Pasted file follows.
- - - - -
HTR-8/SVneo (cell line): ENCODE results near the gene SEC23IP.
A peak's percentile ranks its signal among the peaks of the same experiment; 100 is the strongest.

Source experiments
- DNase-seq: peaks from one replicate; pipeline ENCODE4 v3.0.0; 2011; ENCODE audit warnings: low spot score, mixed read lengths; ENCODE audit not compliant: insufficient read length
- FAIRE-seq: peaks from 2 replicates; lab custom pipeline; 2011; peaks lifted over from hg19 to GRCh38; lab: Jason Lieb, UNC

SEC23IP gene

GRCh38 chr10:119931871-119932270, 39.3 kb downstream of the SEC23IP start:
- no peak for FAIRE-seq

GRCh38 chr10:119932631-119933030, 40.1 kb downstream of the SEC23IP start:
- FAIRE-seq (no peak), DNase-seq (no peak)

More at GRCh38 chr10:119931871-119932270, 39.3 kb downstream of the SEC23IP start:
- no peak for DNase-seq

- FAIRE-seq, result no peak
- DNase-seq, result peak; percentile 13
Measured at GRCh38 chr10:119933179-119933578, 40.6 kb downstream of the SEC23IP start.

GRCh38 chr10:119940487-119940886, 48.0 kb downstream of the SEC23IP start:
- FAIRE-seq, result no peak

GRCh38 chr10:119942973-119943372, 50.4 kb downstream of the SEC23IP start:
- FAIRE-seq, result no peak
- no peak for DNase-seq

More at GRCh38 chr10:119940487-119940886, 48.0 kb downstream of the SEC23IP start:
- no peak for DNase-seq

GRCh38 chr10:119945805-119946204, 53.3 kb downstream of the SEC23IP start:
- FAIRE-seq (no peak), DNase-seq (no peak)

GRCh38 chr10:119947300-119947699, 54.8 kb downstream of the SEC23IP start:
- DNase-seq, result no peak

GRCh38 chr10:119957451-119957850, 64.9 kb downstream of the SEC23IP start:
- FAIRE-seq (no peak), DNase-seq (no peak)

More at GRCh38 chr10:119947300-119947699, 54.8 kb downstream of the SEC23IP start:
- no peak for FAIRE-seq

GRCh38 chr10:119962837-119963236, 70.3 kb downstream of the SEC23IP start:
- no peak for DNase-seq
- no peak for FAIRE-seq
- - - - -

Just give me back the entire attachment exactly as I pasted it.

HTR-8/SVneo (cell line): ENCODE results near the gene SEC23IP.
A peak's percentile ranks its signal among the peaks of the same experiment; 100 is the strongest.

Source experiments
- DNase-seq: peaks from one replicate; pipeline ENCODE4 v3.0.0; 2011; ENCODE audit warnings: low spot score, mixed read lengths; ENCODE audit not compliant: insufficient read length
- FAIRE-seq: peaks from 2 replicates; lab custom pipeline; 2011; peaks lifted over from hg19 to GRCh38; lab: Jason Lieb, UNC

SEC23IP gene

GRCh38 chr10:119931871-119932270, 39.3 kb downstream of the SEC23IP start:
- no peak for FAIRE-seq

GRCh38 chr10:119932631-119933030, 40.1 kb downstream of the SEC23IP start:
- FAIRE-seq (no peak), DNase-seq (no peak)

More at GRCh38 chr10:119931871-119932270, 39.3 kb downstream of the SEC23IP start:
- no peak for DNase-seq

- FAIRE-seq, result no peak
- DNase-seq, result peak; percentile 13
Measured at GRCh38 chr10:119933179-119933578, 40.6 kb downstream of the SEC23IP start.

GRCh38 chr10:119940487-119940886, 48.0 kb downstream of the SEC23IP start:
- FAIRE-seq, result no peak

GRCh38 chr10:119942973-119943372, 50.4 kb downstream of the SEC23IP start:
- FAIRE-seq, result no peak
- no peak for DNase-seq

More at GRCh38 chr10:119940487-119940886, 48.0 kb downstream of the SEC23IP start:
- no peak for DNase-seq

GRCh38 chr10:119945805-119946204, 53.3 kb downstream of the SEC23IP start:
- FAIRE-seq (no peak), DNase-seq (no peak)

GRCh38 chr10:119947300-119947699, 54.8 kb downstream of the SEC23IP start:
- DNase-seq, result no peak

GRCh38 chr10:119957451-119957850, 64.9 kb downstream of the SEC23IP start:
- FAIRE-seq (no peak), DNase-seq (no peak)

More at GRCh38 chr10:119947300-119947699, 54.8 kb downstream of the SEC23IP start:
- no peak for FAIRE-seq

GRCh38 chr10:119962837-119963236, 70.3 kb downstream of the SEC23IP start:
- no peak for DNase-seq
- no peak for FAIRE-seq